Singapore’s Seletar airport could be opened to some commercial flights as a way of relieving pressure on Changi airport.
Industry sources have told Flightglobal Pro that Changi Airport Group (CAG), which operates both facilities, has held discussions with some carriers exploring the possibility of moving their flights from Changi to Seletar, located in the north of the island.
One source adds, however, that there have been no commitments made by CAG, and that carriers have expressed concern about Seletar's ground transport links.
Up until 2010, there were limited commercial turboprop services to Seletar from Malaysian carrier Berjaya Air, which have since been moved to Changi. Nowadays, the airport is primarily used for business and general aviation and is also a growing hub for aerospace and MRO companies.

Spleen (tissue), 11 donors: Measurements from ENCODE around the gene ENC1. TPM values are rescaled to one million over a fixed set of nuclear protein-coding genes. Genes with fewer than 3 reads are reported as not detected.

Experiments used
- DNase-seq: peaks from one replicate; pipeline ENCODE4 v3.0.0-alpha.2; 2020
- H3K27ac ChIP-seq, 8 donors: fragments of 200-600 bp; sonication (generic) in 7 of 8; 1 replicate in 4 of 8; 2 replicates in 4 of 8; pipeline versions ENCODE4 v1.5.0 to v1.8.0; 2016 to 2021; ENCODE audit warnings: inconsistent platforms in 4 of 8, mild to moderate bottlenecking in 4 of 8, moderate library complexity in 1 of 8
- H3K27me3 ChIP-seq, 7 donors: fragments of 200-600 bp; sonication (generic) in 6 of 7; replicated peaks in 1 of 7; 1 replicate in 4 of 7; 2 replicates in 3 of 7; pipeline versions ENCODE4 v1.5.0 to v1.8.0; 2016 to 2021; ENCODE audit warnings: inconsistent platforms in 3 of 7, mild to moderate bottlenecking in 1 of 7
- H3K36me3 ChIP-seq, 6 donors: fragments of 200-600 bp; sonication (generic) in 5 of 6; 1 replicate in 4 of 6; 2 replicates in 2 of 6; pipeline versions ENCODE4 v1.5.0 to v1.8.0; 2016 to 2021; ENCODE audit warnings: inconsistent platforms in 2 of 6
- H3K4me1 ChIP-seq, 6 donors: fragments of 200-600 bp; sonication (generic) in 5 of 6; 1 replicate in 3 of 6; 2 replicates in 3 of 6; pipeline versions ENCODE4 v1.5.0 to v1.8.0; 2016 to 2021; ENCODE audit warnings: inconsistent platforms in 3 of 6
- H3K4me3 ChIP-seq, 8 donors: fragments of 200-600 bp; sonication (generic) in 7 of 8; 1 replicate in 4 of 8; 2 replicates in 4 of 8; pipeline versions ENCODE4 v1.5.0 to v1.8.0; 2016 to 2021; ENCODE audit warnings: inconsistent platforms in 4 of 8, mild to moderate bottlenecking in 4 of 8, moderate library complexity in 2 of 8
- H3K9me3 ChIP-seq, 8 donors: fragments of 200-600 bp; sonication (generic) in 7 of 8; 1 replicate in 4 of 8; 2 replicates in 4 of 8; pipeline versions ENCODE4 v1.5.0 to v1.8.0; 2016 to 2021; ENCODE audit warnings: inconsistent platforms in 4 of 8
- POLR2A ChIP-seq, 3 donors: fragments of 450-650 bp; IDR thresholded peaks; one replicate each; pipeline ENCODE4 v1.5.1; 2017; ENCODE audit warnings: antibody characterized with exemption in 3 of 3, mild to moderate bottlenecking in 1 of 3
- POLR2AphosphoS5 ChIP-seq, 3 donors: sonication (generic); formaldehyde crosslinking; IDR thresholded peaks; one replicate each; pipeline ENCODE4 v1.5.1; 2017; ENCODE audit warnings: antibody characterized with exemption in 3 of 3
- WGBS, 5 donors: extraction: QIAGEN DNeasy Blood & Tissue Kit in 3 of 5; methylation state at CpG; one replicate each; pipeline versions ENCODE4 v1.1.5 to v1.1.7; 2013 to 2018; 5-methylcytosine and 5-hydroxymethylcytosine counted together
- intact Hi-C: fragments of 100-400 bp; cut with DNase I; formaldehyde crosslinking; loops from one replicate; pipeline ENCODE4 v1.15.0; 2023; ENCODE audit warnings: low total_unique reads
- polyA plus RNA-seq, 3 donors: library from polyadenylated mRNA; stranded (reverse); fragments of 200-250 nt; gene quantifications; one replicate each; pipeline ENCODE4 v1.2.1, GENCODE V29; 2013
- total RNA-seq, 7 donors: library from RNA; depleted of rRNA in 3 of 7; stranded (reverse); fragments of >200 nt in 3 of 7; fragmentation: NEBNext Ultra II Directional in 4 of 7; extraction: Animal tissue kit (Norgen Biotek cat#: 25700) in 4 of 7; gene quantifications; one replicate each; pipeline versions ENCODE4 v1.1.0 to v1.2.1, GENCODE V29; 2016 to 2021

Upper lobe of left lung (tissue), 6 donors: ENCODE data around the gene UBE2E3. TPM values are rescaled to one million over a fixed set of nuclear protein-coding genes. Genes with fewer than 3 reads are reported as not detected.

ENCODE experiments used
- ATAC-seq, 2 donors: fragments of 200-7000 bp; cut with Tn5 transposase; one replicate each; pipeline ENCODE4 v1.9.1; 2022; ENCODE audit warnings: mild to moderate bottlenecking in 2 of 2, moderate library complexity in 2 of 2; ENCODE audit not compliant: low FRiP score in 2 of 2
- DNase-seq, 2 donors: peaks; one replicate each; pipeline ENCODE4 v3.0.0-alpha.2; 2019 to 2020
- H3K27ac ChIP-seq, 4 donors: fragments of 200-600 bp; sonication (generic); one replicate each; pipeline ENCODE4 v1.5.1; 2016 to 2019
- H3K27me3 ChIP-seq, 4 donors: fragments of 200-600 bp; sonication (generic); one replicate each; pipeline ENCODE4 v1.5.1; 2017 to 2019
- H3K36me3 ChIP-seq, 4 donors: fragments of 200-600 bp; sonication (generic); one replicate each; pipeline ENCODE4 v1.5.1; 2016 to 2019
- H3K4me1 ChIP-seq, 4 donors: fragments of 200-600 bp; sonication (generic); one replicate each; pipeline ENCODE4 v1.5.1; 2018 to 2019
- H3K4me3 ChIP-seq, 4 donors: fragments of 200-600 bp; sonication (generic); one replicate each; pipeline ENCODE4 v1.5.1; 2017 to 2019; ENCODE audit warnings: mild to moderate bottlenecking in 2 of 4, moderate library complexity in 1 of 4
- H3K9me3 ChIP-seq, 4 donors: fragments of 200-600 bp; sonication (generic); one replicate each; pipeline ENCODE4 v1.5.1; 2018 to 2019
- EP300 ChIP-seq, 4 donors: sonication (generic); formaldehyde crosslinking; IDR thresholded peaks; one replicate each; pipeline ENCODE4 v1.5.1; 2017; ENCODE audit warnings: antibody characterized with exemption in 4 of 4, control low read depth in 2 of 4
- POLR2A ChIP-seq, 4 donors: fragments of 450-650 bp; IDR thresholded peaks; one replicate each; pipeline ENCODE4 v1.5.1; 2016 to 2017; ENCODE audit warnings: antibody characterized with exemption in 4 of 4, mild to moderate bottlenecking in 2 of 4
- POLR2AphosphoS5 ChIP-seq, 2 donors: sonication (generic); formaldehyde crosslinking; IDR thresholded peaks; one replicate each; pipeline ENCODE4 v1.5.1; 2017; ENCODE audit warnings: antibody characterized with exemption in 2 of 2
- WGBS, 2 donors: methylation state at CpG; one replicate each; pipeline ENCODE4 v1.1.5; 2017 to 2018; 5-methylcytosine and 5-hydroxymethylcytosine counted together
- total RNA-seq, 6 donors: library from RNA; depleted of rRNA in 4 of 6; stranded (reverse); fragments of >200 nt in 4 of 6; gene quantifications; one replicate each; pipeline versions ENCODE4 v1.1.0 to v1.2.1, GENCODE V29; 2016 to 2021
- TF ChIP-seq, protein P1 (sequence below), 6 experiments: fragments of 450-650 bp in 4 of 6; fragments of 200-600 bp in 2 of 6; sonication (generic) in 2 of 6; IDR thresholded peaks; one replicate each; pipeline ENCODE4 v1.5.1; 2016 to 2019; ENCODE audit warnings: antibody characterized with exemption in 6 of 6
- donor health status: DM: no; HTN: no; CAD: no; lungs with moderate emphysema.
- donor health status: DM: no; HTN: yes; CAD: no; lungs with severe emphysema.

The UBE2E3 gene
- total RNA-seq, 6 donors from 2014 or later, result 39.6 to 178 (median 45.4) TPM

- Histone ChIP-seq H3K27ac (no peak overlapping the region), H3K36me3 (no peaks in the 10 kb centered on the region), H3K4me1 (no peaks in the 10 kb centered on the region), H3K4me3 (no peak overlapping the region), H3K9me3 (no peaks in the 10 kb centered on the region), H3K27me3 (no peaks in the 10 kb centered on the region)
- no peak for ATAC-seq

CAG's website shows that Seletar has a single 1,836m (6,020 ft) runway capable which will receive an instrument landing system by 2014.
It is believed that if the airport were opened to commercial traffic, CAG would target turboprop operators at Changi to move their services across to Seletar. In a briefing to reporters earlier this year, CAG officials noted that turboprop movements at Changi have impacted the airport’s operating efficiency, although it has no plans to ban the aircraft as yet.
Managing Changi’s growth and status as a hub airport is seen as an important issue for the Singapore government. It recently released plans to build a fifth terminal at the airport and open up access to a third runway to cater for the expected growth in passengers over the short to medium term.
Last year, Changi handled a record 51.2 million passengers and 324,000 flight movements, and recent forecasts predict that passenger numbers will grow annually by 5% until 2020, before moderating to 4% between 2020 and 2030.